Keith Porter

My group examines questions of how to estimate future uncertain earthquake-induced repair costs, life-safety impacts, and loss of functionality (“dollars, deaths, and downtime”) in single facilities, groups of buildings, and at the societal level. If you work with me, you will be free to choose any topic within that field that interests you. Most often my students prefer to choose a research topic from my ever-growing menu of research questions, which at the moment is led by the following items. See my research page here for a list of past projects that my students have pursued in the last decade.

  1. How beneficial is earthquake early warning (EEW)? EEW can provide several seconds of advanced warning before strong motion arrives and allow people and systems to take self-protective action. The research will quantify the benefit of some self-protective actions, likely using aspects of social science, engineering, and seismology.
  2. What are the life-safety benefits of seismic strengthening? Earthquakes in the US injure orders of magnitude more people than they kill, but models of human injuries in earthquakes are based mostly on expert opinion and lack validation. The research will combine experimental testing on crash test dummies with knowledge of public health, automotive engineering, and structural engineering to create an empirical performance-based earthquake engineering model of human injuries in earthquakes.
  3. How can one estimate flood risk without hydraulics and hydrology? Among natural disasters, floods cause most losses, far more than earthquakes and wind. Current analytical and empirical flood models rely on expensive data that generally do not exist or are of such poor quality as to be untrustworthy. The research will attempt to simplify the estimation of flood risk using higher-quality loss data from other countries, using hydraulics, hydrology, and loss estimation.
  4. Can one account for sustainability in catastrophe risk models? Traditional catastrophe risk models estimate risk in terms of repair costs, life-safety impacts, and loss of functionality, or dollars, deaths and downtime—the 3 Ds—but not environmental impacts. The research will employ sustainability and performance-based earthquake engineering to show how one can account for environmental impacts in loss estimation.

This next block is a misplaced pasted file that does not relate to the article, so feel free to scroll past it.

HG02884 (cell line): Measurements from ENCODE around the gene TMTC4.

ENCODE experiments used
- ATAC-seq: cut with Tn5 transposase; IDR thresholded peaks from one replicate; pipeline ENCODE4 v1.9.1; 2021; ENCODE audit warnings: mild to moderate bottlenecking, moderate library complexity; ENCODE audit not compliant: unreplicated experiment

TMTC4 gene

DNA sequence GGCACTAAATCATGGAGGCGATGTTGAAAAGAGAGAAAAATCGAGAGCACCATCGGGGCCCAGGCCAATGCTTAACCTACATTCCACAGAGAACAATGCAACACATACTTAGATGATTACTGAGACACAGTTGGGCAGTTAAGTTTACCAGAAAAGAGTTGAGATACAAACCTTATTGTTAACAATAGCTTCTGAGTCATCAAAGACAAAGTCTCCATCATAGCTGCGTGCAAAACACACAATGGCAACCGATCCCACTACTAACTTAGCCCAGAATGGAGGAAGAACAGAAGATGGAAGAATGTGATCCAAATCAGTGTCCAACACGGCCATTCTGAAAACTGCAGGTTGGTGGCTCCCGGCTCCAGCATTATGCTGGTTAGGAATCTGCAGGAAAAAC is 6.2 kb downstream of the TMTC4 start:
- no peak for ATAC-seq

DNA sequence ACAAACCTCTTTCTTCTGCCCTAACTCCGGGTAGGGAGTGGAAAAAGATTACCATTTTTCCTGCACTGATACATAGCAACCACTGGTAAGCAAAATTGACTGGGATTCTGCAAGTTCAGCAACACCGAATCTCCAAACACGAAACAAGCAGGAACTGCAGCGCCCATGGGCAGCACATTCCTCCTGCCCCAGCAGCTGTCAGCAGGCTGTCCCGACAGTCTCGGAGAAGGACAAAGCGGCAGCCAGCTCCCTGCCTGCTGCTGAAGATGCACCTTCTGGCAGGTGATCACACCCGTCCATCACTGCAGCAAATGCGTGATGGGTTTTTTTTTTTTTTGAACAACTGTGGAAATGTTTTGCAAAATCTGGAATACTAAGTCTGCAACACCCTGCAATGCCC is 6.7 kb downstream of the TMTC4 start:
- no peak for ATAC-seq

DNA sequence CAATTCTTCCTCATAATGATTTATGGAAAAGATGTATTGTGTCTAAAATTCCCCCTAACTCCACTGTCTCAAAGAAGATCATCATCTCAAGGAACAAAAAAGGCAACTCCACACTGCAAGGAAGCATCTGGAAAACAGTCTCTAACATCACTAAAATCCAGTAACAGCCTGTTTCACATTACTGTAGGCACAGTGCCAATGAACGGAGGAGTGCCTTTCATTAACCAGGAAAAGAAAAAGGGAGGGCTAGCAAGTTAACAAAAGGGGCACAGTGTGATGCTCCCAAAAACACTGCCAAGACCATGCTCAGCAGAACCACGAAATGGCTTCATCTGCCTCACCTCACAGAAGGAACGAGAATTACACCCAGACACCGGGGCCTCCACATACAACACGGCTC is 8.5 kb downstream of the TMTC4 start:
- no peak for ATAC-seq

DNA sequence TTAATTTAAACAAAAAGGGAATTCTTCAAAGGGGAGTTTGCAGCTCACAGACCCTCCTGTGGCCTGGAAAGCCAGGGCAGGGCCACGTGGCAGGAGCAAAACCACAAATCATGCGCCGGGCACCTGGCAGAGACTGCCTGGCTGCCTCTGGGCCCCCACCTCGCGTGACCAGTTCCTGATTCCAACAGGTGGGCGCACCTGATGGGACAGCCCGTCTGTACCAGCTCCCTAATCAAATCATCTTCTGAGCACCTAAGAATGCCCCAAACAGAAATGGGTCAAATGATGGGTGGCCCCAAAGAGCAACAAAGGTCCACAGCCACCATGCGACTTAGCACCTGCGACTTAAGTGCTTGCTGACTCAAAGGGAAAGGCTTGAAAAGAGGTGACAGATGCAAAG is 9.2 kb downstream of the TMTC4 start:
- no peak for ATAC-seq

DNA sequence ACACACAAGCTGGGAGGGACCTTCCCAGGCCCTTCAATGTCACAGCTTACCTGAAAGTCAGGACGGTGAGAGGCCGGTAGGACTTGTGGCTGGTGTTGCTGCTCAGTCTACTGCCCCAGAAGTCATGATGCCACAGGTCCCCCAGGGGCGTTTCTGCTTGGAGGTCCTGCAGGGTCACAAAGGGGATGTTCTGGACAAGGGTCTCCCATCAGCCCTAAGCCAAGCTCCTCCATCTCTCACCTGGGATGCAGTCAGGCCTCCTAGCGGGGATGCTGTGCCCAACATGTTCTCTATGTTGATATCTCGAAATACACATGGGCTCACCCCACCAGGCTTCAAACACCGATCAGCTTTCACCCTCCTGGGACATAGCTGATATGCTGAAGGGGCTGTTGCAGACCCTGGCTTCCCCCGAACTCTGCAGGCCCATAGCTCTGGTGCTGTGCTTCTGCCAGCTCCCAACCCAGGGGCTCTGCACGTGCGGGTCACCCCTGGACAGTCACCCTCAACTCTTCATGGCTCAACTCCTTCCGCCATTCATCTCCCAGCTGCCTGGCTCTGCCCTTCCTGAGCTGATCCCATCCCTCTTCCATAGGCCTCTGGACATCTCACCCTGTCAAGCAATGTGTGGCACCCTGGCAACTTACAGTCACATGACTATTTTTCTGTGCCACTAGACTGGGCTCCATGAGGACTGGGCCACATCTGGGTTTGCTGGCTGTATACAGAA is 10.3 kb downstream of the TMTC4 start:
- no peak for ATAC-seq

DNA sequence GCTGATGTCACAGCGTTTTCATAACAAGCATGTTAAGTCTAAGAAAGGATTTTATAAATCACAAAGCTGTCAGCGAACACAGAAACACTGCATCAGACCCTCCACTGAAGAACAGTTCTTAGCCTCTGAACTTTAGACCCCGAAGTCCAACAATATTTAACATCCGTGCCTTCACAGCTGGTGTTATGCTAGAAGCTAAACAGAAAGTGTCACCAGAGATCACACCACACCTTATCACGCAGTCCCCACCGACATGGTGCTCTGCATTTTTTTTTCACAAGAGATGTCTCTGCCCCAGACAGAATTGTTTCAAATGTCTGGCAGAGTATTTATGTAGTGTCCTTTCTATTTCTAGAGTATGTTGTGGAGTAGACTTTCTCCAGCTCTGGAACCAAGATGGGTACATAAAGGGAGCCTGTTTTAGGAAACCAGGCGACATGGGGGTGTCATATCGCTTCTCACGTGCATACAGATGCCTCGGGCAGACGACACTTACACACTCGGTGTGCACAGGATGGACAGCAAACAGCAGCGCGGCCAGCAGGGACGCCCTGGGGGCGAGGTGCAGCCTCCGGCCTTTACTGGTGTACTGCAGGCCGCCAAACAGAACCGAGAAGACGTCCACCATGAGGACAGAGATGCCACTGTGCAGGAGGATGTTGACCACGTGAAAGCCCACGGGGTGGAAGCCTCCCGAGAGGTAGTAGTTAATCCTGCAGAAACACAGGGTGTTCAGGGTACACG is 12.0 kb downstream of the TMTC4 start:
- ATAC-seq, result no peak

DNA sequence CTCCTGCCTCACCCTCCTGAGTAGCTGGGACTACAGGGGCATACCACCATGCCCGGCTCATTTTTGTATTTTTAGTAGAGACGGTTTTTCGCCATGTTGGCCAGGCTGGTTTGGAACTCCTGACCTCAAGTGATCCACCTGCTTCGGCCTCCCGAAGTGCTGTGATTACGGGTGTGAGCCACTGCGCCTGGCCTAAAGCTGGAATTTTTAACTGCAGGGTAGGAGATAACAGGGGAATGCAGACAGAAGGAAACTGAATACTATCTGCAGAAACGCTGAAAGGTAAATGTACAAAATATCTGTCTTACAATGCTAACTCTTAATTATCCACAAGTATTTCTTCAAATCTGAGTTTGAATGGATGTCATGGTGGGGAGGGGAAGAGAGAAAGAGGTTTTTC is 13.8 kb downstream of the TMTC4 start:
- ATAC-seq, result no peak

5. How can one model lifeline interaction without a system-of-systems analysis? Damage to one lifeline (water supply, power, etc.) can impair or hinder restoration of another. The interaction can be modeled with a system-of-systems approach, but for security reasons analysts usually cannot acquire the necessary system information. The research will use lifeline engineering and loss estimation to explore approximate methods to quantify the restoration delay resulting from lifeline interaction, without detailed system information.
  6. Extending demand-surge modeling beyond US hurricanes. Construction costs rise after major natural disasters, but the only empirical model of the phenomenon, called demand surge, is limited to US hurricanes. The research will develop such models for another peril or another location, using principles of construction contracting, catastrophe risk modeling, and microeconomics.
  7. Safe enough? What performance does the public expect from new buildings? Design provisions in US building codes have generally been developed without consulting the people whose lives and livelihoods are at stake. The research will explore needs, methods, and opportunities to inject public preferences into code development.
  8. What use are disaster planning scenarios? As a general rule, improvements in disaster preparedness usually have to await actual disasters, even when the need is anticipated beforehand. Recent USGS projects show that disaster planning scenarios can break the general rule. The research will use catastrophe risk modeling, lifeline engineering, environmental engineering, and possibly other disciplines to quantify the costs and benefits of planning scenarios and to understand what features of the scenario make the most difference.
  9. How many people will need urban search and rescue in earthquakes? Earthquakes cause buildings to collapse and trap building occupants and passersby and they cause elevators to lose power and trap passengers, but models of these processes are fairly rudimentary. The research will attempt to identify and quantify the parameters that most strongly contribute to a person becoming trapped and need extraction, to inform broader models of catastrophe risk.
  10. What does the life-safety performance objective in the building code cost businesses? Most buildings are designed only to ensure that people can safely exit the building after a major earthquake or windstorm. The research will use structural engineering, lifecycle cost analysis, and business continuity planning to quantify some of the hidden business costs of the life-safety performance objective.